Antiquarian attitudes: crossed legs, crusaders and the evolution of an idea.
Since the sixteenth century, both scholarly and popular readings of tomb monuments have assigned a series of interpretations to medieval effigies with crossed legs. These have included the beliefs that the effigies dated from before the Norman Conquest; that they commemorated crusaders, or those who had taken crusading vows; and that they commemorated Knights Templar. The ‘crusader’theory has proved particularly tenacious, and, although largely discredited by scholars, continues to flourish in folk wisdom. This paper charts the emergence and dissemination of these several ideas and the debates they engendered. It argues that the early modern identification of the cross-legged attitude as a noteworthy feature was, despite its mistaken associations, a landmark in the story of the formulation of techniques for the typological diagnosis of antiquities.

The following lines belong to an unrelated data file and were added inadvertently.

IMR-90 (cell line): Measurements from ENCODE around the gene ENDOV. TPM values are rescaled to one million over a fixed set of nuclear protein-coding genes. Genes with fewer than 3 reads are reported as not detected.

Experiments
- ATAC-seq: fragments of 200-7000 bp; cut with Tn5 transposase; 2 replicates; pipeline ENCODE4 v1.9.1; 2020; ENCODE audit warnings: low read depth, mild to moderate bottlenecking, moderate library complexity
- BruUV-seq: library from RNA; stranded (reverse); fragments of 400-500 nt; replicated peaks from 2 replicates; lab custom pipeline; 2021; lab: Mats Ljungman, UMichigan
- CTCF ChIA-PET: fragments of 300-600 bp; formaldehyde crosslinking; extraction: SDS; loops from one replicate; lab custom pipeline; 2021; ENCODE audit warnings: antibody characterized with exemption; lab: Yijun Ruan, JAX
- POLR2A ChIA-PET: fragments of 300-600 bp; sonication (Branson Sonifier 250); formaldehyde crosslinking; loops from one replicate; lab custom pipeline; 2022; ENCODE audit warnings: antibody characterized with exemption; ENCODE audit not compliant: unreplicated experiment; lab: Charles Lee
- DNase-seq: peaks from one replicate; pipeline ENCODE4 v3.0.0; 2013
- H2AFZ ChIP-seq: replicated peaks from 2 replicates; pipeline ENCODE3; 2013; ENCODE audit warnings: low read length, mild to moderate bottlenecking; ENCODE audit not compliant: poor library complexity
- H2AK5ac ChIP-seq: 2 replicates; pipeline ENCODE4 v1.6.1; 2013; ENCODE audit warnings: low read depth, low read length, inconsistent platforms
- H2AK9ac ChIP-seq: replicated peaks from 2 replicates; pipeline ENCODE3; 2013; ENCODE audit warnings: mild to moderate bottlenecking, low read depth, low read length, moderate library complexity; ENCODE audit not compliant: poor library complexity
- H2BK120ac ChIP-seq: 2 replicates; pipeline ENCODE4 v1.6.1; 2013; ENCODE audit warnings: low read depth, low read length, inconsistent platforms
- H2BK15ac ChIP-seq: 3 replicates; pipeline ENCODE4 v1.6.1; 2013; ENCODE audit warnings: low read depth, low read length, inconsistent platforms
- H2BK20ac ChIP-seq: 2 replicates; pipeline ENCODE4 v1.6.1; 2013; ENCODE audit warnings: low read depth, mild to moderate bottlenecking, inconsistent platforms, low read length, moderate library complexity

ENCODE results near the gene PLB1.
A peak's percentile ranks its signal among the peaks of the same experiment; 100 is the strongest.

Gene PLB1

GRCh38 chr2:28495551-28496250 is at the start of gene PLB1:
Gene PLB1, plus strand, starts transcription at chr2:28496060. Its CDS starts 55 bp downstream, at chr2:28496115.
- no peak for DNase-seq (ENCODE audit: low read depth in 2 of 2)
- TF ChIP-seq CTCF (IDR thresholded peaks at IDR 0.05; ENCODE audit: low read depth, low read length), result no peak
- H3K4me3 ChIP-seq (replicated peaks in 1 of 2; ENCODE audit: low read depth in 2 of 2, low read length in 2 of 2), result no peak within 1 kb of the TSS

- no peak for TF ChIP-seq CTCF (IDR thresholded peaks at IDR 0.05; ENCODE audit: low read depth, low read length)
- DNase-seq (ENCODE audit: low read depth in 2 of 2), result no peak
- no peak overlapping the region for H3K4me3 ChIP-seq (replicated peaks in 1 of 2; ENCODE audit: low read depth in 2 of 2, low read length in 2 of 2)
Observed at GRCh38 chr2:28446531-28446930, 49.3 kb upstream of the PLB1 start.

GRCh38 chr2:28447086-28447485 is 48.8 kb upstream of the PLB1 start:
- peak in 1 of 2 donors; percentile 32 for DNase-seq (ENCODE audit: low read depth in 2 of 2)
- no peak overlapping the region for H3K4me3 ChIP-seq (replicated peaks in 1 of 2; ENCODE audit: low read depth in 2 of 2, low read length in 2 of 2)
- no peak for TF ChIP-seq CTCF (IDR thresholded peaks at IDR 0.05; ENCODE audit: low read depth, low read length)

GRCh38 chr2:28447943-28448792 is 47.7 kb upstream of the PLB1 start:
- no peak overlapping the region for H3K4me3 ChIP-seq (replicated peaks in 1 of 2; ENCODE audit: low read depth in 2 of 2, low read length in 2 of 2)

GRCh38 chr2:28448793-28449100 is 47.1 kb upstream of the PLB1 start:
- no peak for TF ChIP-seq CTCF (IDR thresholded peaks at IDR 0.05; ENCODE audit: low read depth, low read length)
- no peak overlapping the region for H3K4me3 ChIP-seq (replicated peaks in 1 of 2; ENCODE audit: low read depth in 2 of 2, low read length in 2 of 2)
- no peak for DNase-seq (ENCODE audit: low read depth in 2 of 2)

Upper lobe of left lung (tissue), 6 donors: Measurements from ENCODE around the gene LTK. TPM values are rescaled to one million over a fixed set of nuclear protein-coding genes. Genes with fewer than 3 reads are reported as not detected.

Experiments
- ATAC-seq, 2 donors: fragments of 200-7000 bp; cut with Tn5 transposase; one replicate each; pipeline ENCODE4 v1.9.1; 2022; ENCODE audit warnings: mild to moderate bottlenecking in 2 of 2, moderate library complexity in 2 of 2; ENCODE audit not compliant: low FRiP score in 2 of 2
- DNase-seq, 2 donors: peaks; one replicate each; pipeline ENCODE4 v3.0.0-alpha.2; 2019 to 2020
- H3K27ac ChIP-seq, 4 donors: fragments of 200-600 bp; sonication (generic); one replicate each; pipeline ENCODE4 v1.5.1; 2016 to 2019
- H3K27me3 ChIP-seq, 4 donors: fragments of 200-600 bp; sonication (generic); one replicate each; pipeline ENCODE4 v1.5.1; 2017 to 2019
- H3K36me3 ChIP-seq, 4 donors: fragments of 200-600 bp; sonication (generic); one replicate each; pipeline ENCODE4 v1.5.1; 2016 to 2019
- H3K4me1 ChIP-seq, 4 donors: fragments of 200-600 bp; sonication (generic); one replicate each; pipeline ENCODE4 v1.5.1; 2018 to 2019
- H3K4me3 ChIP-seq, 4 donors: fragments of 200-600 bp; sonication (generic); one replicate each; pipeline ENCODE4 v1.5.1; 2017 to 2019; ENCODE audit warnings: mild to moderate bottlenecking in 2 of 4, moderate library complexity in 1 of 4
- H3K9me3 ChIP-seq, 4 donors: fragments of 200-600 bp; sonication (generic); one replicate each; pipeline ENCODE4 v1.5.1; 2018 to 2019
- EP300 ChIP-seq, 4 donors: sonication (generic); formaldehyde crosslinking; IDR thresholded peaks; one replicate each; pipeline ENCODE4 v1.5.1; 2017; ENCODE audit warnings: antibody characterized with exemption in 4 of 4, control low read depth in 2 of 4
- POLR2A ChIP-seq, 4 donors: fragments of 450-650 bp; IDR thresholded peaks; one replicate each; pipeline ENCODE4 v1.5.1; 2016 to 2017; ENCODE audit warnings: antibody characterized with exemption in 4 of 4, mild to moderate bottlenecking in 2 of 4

|Title:||Antiquarian attitudes: crossed legs, crusaders and the evolution of an idea.|
|Keywords:||antiquarianism, tomb monuments, crusades, crusaders, Knights Templar|
|UCL classification:||UCL > School of Arts and Social Sciences > Faculty of Laws
UCL > School of Arts and Social Sciences > Faculty of Laws > Bentham Project
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